Album: Garcia (1972)
Play Video


  • "Sugaree" is the stand-out song from the Garcia album, and it's kind of confusing where to list it. Warner Bros. Records, at the time, sponsored solo albums by all of the Dead at the time; so along with Garcia we have Bob Weir's Ace and Mickey Hart's Rolling Thunder. On the solo effort side, Garcia played every instrument except the drums on the entire album, and did at least half of the writing as well. On the other hand - who are we kidding? - this is Jerry Garcia we're talking about, and six of the tracks from this album eventually became Grateful Dead concert standards. Oh, heck, call it a Grateful Dead song, Jerry wouldn't mind.

    Speaking of almost-but-not-quite Grateful Dead albums, Jerry's immediately previous work to this album was New Riders of the Purple Sage, with Mickey Hart, and co-starring Commander Cody (as in Commander Cody and His Lost Planet Airmen) of "Hot Rod Lincoln" fame. Just thought we'd throw it in!

    Other albums this song appears on are One from the Vault and Dick's Picks Volume 3. "Sugaree" was even used in the 1996 promotion sampler A Glimpse of the Vault.
  • We can't describe this song much better than the NME, who in 1976 wrote that it "rocks over the dust with the controlled menace of a swaying rattlesnake. By not quite pulling out the stops Garcia leaves the song ambiguity like the dealer with all the best cards, ace high stacked against his chest: 'If that jubilee don't come, maybe I'll meet you on the run. The counterpoint of Robert Hunter's words and the gentle handling of the coda, Phil Lesh providing simple but effectively raw bass lines, is a high spot demon trump."
  • Like many music geeks, you've probably asked, "What did Janis Joplin say when she first heard of the Grateful Dead?" Well, in Love, Janis, Laura Joplin's memoir of her famous sister, in a letter dated June 1966, Janis (fresh from traveling from Austin, Texas to San Francisco, California) wrote, "This kind of music is different than I'm used to. Oh, and I've collected more bizarre names of groups to send - (can you believe these?) - The Grateful Dead, The Love, Jefferson Airplane, Quicksilver Messenger Service, The Leaves, The Grass Roots." Later on in this same letter, she has occasion to bring up the Dead again and then comments "With a name like that, they have to be good."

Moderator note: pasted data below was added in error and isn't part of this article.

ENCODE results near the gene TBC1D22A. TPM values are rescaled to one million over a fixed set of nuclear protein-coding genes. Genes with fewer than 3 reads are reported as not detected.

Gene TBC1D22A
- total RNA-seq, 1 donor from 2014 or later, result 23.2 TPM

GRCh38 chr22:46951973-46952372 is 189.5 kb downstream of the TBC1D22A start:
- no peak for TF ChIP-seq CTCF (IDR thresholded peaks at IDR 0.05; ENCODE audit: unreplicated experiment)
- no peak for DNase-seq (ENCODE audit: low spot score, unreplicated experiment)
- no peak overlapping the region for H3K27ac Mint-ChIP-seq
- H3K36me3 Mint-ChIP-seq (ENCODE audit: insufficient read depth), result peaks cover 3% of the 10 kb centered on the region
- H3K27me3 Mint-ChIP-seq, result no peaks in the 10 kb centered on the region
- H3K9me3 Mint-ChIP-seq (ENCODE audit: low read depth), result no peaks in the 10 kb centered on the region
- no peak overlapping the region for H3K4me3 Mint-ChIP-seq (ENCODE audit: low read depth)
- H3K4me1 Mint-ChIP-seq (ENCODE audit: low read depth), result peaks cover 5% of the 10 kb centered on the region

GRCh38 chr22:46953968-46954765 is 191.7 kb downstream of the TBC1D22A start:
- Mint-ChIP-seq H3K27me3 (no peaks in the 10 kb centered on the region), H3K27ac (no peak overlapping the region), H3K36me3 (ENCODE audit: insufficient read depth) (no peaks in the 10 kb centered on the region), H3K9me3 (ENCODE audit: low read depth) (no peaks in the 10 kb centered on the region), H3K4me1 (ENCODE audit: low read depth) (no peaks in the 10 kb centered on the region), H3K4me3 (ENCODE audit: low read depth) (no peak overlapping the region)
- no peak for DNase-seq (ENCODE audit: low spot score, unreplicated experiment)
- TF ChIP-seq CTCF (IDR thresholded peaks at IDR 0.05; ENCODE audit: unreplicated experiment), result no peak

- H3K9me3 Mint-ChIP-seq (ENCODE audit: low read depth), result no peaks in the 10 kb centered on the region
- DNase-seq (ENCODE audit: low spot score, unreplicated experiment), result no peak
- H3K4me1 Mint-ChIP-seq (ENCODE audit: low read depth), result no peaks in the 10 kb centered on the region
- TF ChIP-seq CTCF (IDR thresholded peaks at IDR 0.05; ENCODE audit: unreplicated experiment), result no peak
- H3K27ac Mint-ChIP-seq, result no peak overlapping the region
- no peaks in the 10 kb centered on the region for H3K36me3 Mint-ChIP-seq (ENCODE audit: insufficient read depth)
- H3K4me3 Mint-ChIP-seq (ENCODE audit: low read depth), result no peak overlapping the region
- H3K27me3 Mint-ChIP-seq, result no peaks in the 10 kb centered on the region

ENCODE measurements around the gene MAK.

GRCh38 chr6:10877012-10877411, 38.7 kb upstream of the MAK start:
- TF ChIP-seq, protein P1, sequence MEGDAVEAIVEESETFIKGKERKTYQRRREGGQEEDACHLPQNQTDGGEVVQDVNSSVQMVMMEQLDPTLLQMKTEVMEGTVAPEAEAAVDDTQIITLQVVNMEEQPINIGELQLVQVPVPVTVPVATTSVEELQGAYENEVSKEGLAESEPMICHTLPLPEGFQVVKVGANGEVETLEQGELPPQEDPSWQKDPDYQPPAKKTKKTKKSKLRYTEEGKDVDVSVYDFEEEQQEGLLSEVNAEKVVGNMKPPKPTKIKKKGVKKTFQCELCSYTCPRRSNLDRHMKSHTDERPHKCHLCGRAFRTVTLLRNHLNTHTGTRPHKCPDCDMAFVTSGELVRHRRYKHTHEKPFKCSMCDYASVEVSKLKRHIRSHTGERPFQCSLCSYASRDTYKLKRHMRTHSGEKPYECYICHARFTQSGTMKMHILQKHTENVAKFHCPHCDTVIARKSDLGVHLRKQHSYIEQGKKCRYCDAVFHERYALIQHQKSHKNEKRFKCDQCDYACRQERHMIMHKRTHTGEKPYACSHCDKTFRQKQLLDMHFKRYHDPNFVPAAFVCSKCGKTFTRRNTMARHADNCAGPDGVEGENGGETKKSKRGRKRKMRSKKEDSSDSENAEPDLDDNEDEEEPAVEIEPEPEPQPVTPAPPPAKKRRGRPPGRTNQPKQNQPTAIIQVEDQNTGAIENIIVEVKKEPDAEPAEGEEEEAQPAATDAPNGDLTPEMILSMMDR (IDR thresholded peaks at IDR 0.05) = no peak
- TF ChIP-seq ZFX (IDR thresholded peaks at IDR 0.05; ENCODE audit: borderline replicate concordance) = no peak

Comments: 2

  • Cheryl from Linden, , NjNo, he wasn't but the Commander played piano on the "NRPS" album on "Dirty Business" and "Last Lonely Eagle". Micky Hart sat in on some drum songs and Jerry played pedal steel for the short time he was with NRPS
  • Karl from Fairfield, PaCommander Cody was never in the New Riders
see more comments

Editor's Picks

Tom Johnston from The Doobie Brothers

Tom Johnston from The Doobie BrothersSongwriter Interviews

The Doobies guitarist and lead singer, Tom wrote the classics "Listen To The Music," "Long Train Runnin'" and "China Grove."

Sending Out An SOS - Distress Signals In Songs

Sending Out An SOS - Distress Signals In SongsSong Writing

Songs where something goes horribly wrong (literally or metaphorically), and help is needed right away.

Dave Edmunds

Dave EdmundsSongwriter Interviews

A renowned guitarist and rock revivalist, Dave took "I Hear You Knocking" to the top of the UK charts and was the first to record Elvis Costello's "Girls Talk."

Curt Kirkwood of Meat Puppets

Curt Kirkwood of Meat PuppetsSongwriter Interviews

The (Meat)puppetmaster takes us through songs like "Lake Of Fire" and "Backwater," and talks about performing with Kurt Cobain on MTV Unplugged.

The End Of The Rock Era

The End Of The Rock EraSong Writing

There are no more rock stars - the last one died in 1994.

Billy Steinberg - "Like A Virgin"

Billy Steinberg - "Like A Virgin"They're Playing My Song

The first of Billy's five #1 hits was the song that propelled Madonna to stardom. You'd think that would get you a backstage pass, wouldn't you?